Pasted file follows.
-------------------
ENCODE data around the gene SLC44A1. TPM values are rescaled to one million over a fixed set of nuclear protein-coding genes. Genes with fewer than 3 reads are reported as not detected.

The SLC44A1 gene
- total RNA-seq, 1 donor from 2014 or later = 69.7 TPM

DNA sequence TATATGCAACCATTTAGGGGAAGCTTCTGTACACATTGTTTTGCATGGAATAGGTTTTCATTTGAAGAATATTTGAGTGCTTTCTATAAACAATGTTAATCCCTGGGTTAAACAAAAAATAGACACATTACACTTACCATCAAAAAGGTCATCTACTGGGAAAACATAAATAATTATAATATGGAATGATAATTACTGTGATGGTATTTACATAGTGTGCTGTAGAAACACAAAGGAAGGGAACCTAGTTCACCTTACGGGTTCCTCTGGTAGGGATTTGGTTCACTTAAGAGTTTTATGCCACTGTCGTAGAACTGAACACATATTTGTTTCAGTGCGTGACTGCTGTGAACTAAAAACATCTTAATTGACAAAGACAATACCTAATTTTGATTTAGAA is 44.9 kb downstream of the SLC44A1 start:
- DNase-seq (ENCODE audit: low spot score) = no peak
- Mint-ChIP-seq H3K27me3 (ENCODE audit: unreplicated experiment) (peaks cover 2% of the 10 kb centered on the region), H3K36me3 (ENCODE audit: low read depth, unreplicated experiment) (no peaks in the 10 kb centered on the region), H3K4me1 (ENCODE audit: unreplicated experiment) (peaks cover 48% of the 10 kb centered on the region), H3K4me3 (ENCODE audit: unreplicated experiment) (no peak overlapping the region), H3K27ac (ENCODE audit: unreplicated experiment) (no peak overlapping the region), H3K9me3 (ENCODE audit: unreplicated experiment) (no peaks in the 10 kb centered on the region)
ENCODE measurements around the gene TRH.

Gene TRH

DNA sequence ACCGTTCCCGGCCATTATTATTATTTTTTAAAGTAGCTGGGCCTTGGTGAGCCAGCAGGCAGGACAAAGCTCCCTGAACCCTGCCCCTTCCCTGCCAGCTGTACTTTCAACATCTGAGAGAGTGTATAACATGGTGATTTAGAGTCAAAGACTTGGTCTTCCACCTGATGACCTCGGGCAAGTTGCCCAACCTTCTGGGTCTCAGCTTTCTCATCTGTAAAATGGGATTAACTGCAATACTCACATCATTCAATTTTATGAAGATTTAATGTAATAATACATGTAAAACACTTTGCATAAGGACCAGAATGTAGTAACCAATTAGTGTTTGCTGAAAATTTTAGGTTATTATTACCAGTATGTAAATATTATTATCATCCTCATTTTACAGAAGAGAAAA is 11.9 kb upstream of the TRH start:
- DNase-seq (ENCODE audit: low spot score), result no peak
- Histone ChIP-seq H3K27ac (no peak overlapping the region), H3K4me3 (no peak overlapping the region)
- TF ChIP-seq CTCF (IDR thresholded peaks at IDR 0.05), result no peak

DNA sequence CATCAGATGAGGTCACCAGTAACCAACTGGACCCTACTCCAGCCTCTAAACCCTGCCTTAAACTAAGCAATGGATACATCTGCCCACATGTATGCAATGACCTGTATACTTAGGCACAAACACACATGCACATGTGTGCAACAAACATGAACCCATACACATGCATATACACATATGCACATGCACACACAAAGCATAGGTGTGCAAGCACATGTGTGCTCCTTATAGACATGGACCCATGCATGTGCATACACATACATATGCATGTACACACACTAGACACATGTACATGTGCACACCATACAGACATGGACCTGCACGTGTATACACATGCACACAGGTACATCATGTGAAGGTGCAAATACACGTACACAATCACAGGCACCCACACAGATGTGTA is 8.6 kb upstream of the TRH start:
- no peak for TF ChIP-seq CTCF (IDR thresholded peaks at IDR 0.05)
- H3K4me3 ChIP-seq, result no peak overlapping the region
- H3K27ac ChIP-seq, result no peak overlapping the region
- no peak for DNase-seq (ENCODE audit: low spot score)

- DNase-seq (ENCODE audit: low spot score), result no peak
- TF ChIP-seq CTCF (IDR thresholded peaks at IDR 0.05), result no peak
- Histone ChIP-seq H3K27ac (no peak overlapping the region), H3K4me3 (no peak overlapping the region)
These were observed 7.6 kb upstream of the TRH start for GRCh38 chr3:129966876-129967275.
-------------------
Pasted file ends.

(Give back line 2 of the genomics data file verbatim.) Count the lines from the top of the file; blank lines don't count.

The SLC44A1 gene